This was the first mention Lispeth had ever made of her matrimonial views, and the Chaplain’s wife shrieked with horror. However, the man on the sofa needed attention first. He was a young Englishman, and his head had been cut to the bone by something jagged. Lispeth said she had found him down the khud, and had brought him in. He was breathing queerly and was unconscious.
He was put to bed and tended by the Chaplain, who knew something of medicine; and Lispeth waited outside the door in case she could be useful. She explained to the Chaplain that this was the man she meant to marry; and the Chaplain and his wife lectured her severely on the impropriety of her conduct. Lispeth listened quietly, and repeated her first proposition. It takes a great deal of Christianity to wipe out uncivilised Eastern instincts, such as falling in love at first sight. Lispeth, having found the man she worshipped, did not see why she should keep silent as to her choice. She had no intention of being sent away, either. She was going to nurse that Englishman until he was well enough to marry her. This was her programme.
After a fortnight of slight fever and inflammation, the Englishman recovered coherence and thanked the Chaplain and his wife, and Lispeth—especially Lispeth—for their kindness. He was a traveller in the East, he said—they never talked about ‘globe-trotters’ in those days, when the P. & O. fleet was young and small—and had come from Dehra Dun to hunt for plants and butterflies among the Simla hills. No one at Simla, therefore, knew anything about him. He fancied that he must have fallen over the cliff while reaching out for a fern on a rotten tree-trunk, and that his coolies must have stolen his baggage and fled. He thought he would go back to Simla when he was a little stronger. He desired no more mountaineering.
He made small haste to go away, and recovered his strength slowly. Lispeth objected to being advised either by the Chaplain or his wife; therefore the latter spoke to the Englishman, and told him how matters stood in Lispeth’s heart. He laughed a good deal, and said it was very pretty and romantic, but, as he was engaged to a girl at Home, he fancied that nothing would happen. Certainly he would behave with discretion. He did that. Still he found it very pleasant to talk to Lispeth, and walk with Lispeth, and say nice things to her, and call her pet names while he was getting strong enough to go away. It meant nothing at all to him, and everything in the world to Lispeth. She was very happy while the fortnight lasted, because she had found a man to love.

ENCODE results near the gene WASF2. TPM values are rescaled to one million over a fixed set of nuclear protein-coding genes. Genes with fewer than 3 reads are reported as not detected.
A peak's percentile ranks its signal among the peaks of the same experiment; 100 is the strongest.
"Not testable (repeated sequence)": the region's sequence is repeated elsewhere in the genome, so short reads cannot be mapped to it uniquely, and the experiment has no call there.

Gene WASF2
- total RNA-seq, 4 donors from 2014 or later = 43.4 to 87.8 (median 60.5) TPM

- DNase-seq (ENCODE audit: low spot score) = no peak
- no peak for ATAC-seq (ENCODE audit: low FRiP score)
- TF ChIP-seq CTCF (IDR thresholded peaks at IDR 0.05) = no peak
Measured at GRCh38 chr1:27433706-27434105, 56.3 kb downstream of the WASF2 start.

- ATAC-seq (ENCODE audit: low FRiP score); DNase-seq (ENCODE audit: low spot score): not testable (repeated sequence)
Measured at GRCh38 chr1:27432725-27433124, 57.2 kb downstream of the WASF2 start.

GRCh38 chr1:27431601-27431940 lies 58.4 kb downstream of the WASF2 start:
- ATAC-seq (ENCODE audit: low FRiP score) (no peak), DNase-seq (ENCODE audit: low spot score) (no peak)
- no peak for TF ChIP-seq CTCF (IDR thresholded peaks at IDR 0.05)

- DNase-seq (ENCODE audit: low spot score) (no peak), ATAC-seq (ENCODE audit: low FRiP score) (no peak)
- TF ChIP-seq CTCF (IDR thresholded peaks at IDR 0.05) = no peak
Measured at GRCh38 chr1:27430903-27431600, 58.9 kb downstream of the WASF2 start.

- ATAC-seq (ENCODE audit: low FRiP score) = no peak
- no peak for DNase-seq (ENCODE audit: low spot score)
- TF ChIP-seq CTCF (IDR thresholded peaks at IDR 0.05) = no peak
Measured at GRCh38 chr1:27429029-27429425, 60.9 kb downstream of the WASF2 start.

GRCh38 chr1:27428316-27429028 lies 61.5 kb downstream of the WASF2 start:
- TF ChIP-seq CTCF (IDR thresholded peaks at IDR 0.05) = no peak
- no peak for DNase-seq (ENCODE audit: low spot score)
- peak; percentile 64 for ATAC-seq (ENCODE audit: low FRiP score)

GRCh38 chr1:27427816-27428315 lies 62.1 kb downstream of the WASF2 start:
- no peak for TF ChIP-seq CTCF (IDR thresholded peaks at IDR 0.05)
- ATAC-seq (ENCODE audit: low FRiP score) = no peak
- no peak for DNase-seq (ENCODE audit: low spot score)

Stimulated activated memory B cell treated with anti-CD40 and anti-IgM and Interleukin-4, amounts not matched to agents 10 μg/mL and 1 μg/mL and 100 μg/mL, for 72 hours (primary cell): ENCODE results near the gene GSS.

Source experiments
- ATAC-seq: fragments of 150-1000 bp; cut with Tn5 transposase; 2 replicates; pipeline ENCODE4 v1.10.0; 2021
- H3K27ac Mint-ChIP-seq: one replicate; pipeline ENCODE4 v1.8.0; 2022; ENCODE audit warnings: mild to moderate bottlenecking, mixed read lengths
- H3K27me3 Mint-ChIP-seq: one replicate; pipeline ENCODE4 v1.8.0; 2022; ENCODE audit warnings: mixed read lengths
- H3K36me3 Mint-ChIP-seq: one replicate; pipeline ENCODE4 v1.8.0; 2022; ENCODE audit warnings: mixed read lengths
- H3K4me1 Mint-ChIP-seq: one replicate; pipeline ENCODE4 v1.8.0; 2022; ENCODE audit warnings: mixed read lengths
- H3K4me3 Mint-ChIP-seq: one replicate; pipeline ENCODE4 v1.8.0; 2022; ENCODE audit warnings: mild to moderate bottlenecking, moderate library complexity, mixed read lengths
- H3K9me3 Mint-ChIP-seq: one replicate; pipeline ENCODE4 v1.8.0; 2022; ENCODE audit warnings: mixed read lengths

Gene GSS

Being a savage by birth, she took no trouble to hide her feelings, and the Englishman was amused. When he went away, Lispeth walked with him up the Hill as far as Narkunda, very troubled and very miserable. The Chaplain’s wife, being a good Christian and disliking anything in the shape of fuss or scandal—Lispeth was beyond her management entirely—had told the Englishman to tell Lispeth that he was coming back to marry her. ‘She is but a child, you know, and, I fear, at heart a heathen,’ said the Chaplain’s wife. So all the twelve miles up the Hill the Englishman, with his arm round Lispeth's waist, was assuring the girl that he would come back and marry her; and Lispeth made him promise over and over again. She wept on the Narkunda Ridge till he had passed out of sight along the Muttiani path.